A milestone in American cultural history, the 1876 Centennial Exhibition in Philadelphia was one of the most broadly shared, heavily attended, and thoroughly documented public experiences of the nineteenth century. Power and Posterity illuminates how the art featured in the celebration informed and reflected national debates over the country's identity and its role in the world.
The Centennial's fine arts display, which included both a government-sanctioned selection of American works and significant contributions from sixteen other countries, spurred a transformation in the American art world. Drawing from official records, published criticism, guidebooks, poems, and satire, Kimberly Orcutt provides a nuanced, in-depth study of the exhibition. She considers the circumstances of the artworks' creation, the ideological positions expressed through their installation, and the responses of critics, collectors, and the general public as they evolved from antebellum nationalism to a postwar cosmopolitanism in which artists and collectors took the international stage. Orcutt reveals how the fair democratized the fine arts, gave art criticism newfound reach and authority, and led art museums to proliferate across the country.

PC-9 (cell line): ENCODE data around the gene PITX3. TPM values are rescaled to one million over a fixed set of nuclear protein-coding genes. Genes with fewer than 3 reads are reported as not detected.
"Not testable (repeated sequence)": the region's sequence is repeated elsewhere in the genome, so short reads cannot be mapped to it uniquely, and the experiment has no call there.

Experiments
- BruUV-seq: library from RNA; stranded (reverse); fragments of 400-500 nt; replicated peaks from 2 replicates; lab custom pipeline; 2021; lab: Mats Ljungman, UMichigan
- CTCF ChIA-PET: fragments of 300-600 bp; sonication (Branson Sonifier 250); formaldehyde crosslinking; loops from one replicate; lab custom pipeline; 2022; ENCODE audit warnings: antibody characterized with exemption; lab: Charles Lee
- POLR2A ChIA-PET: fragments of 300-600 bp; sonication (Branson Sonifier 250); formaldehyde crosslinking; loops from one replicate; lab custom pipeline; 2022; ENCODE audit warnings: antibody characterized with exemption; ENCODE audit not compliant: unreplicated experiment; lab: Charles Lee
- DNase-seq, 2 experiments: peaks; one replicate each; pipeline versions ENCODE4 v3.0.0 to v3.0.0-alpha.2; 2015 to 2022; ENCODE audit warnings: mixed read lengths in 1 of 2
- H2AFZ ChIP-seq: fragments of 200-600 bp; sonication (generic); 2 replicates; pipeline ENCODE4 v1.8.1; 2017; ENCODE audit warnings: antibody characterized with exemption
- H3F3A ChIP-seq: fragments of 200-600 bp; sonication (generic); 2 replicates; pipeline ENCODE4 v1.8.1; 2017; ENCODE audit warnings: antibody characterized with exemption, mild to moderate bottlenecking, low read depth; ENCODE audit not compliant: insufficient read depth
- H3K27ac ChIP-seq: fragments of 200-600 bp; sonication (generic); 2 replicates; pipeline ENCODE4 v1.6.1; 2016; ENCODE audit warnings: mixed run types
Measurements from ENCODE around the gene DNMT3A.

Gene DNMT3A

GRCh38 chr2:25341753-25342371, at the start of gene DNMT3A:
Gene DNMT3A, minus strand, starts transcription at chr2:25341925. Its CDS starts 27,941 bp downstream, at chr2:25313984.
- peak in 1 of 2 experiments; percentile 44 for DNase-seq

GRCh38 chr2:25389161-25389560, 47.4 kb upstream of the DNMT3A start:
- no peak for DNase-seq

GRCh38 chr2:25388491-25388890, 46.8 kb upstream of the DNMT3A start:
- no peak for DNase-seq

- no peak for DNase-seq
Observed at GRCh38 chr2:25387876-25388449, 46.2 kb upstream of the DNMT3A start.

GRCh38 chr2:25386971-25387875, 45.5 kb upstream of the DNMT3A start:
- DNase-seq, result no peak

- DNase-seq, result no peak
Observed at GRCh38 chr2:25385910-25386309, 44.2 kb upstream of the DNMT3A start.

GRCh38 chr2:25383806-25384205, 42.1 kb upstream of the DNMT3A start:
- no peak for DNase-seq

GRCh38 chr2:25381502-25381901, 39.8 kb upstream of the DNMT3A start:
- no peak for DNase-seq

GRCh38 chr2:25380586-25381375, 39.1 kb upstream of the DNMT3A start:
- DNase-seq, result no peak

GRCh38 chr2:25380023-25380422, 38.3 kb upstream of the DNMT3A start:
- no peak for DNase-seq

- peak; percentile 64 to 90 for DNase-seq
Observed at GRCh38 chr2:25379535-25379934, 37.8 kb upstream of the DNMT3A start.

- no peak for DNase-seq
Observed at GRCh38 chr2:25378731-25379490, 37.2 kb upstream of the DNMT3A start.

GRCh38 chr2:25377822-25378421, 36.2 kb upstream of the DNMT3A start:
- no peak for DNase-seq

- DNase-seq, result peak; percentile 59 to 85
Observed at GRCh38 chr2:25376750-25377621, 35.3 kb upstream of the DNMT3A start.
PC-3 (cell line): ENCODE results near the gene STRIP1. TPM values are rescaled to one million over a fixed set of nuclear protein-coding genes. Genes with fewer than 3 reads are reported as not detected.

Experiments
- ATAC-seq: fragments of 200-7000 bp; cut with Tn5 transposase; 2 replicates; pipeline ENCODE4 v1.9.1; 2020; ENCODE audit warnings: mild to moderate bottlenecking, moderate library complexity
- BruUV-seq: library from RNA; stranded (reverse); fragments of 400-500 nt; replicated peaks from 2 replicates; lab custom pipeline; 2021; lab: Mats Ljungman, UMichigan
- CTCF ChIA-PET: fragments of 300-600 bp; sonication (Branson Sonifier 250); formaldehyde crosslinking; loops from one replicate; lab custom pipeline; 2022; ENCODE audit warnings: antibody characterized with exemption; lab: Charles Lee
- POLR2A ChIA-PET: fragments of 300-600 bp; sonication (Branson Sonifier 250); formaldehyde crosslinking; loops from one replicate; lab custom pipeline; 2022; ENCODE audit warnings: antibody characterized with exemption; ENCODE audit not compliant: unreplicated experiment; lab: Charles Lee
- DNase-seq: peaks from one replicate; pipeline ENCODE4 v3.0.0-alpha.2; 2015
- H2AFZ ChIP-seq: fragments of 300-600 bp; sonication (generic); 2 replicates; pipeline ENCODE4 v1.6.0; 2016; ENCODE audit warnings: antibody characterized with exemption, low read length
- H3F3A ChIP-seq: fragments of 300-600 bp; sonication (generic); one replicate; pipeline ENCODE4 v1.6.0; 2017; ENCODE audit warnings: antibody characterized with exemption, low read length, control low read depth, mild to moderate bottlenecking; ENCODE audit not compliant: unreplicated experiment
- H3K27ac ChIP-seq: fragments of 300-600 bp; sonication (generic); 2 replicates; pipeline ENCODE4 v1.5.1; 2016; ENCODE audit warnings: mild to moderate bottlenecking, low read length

Deeply researched, thoughtfully written, and featuring a mix of more than eighty full-color and black-and-white illustrations, this thorough and insightful book will appeal to those interested in American culture and history, the art world, and world's fairs and exhibitions in Philadelphia and beyond.